• Permanent Restraining Orders - These are the most thorough, extensive, and longest-lasting of orders. They usually last years and sometimes for the rest of either party's life. The orders are given only after the hearing. At that hearing, both sides will get to make their case. This is the opportunity for the alleged abuser to have their side heard as to why the orders shouldn't be given. Once the orders go into effect, any previous temporary or emergency orders are nullified.
Restraining Order Violation Penalties

The consequences of violating a restraining order can range from being treated only as contempt of court all the way to having civil and even criminal consequences. If you are accused of violating a restraining order, it is critical that you work with a criminal defense attorney, like one at Power Trial Lawyers, to challenge the accusation.

If the violation is less serious, the court may choose to treat it as contempt of court because restraining orders are a form of court order. This could result in fines and jail time. A more serious violation that causes harm and damage may have both civil and criminal penalties. In the case of civil penalties, the accused may have to pay for a variety of costs incurred on the part of the victim as a result of the violation, including medical bills, property damage repairs, and pain and suffering.

A criminal violation of a restraining order could be charged as either a misdemeanor or a felony. A misdemeanor is more likely if the violation is a first violation and if the violation is relatively minor. More serious or repeat violations will likely be charged as felonies. For misdemeanor charges, the possible penalties include:

  • A fine of no more than $1000
  • Not more than one year in jail
  • Mandatory classes
  • Payment of restitution for the victim
  • Any firearms that you own being relinquished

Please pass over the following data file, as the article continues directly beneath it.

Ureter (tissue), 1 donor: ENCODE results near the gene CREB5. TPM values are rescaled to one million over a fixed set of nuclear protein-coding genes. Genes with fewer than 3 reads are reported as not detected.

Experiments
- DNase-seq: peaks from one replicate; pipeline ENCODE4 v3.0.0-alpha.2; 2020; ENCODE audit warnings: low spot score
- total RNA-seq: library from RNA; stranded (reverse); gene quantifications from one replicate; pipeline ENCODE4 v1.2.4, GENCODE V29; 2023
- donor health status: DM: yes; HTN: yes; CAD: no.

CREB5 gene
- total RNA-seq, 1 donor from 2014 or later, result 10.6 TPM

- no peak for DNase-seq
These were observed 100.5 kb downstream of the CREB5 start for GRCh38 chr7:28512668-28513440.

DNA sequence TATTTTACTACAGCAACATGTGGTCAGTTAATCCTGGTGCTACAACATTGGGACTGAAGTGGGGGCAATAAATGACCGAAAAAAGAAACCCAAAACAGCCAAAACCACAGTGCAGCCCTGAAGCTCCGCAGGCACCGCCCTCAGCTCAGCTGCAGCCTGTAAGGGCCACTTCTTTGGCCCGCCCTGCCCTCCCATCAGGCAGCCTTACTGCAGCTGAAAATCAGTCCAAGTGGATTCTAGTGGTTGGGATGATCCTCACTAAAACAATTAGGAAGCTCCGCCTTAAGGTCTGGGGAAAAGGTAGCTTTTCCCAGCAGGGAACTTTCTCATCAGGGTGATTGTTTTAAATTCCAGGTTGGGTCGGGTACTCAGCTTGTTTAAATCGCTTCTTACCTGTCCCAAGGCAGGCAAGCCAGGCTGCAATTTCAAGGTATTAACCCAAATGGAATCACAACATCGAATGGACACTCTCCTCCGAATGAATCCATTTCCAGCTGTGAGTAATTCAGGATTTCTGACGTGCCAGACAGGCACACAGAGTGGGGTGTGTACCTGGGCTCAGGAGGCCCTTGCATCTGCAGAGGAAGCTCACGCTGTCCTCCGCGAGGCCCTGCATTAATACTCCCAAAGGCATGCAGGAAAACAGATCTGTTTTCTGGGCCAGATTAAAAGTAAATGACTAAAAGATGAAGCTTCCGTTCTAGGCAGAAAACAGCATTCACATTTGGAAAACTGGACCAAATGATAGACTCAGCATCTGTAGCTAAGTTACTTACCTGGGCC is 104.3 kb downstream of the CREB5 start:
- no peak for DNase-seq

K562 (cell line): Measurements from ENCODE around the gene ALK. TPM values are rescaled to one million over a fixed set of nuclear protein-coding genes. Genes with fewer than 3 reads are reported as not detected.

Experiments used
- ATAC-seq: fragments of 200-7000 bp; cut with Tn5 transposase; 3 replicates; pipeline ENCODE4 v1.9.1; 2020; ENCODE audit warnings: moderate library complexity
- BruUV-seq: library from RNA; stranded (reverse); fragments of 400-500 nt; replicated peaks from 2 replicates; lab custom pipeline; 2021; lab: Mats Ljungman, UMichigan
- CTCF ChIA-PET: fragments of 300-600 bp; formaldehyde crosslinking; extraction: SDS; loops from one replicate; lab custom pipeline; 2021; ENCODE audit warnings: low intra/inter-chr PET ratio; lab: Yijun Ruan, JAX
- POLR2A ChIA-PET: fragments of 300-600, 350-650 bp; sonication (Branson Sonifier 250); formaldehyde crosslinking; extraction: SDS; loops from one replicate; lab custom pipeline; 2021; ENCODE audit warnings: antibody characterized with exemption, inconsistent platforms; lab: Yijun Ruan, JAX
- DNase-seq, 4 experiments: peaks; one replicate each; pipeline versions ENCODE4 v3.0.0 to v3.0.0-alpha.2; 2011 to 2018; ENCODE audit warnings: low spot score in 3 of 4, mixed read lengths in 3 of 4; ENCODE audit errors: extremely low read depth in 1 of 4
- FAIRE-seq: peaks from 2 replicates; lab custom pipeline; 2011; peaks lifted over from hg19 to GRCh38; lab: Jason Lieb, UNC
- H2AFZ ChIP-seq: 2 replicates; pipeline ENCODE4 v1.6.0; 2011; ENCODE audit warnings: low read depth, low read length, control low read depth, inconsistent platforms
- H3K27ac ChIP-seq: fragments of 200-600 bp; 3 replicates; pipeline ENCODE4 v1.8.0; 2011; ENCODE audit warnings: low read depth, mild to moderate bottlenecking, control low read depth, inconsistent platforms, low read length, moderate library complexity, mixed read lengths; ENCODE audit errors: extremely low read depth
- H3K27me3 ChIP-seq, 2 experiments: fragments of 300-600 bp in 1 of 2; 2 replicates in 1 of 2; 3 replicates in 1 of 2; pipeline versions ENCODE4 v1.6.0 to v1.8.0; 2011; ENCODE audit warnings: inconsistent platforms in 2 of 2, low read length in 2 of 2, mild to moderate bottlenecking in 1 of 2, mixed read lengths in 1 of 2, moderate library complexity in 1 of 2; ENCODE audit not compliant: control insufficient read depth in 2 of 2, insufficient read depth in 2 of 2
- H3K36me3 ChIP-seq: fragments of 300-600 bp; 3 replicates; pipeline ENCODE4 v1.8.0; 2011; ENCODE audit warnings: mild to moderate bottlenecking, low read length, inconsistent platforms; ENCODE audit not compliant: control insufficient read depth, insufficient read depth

Felonies, depending on their severity, could result in one of two penalties:

  • A maximum of one year in county jail, followed by probation
  • A maximum $10,000 fine and 16 months to three years in prison
Fighting Restraining Orders

Whether it be career issues that come with restraining orders showing up on your record or not being allowed to see your children, there are significant consequences for receiving a restraining order. For those hoping to avoid those consequences, it's critical that you put forth a formidable defense. This is done by offering a robust and impactful presentation of your position. This can be done at the hearing that occurs between temporary orders and permanent orders. However, there are a few things that can be uniquely challenging when faced with fighting restraining orders.

Challenges When Fighting Restraining Orders

Restraining order hearings are a matter of public record. That might not seem like a tremendous issue at first, but it's important to recognize that, often, an incident that precedes a restraining order petition may also be subject to criminal charges. Prosecutors for those charges may attempt to take something that was said in the hearing and use it against you in a criminal trial. It can be difficult to argue against charges while not saying something that could hurt your defense in a criminal trial.

It's also important to recognize that, although a restraining order can have consequences on par with many criminal charges, it is not a criminal charge. This means that they do not require the petitioner to prove the guilt of the accused "beyond a reasonable doubt." Instead, the court must merely be persuaded that a preponderance of the evidence points to the need for a restraining order. Therefore, you need a strong argument against the petitioner's evidence, along with evidence on your side.

To manage some of these unique difficulties, it's critical that you work with a lawyer like one from Power Trial Lawyers. It's our job to help prevent you from saying anything incriminating that may hurt a potential criminal case. We can also represent you and put forth a formidable defense against the accusations made against you. Restraining order cases can be challenging and are unique in the law. At Power Trial Lawyers, we have the experience and knowledge to help you with your case.

We Fight Restraining Orders

Fighting restraining orders can feel like one of the most lopsided things in the law. If you are facing that situation, you need a team on your side. You need to work with someone who knows the law surrounding the issue, who is experienced, and who will aggressively fight on your behalf. At Power Trial Lawyers, we help gather evidence and facts that strengthen your position. We also can help you avoid saying something incriminating that might hurt you in criminal proceedings. If you are faced with a restraining order, contact us to discuss your case today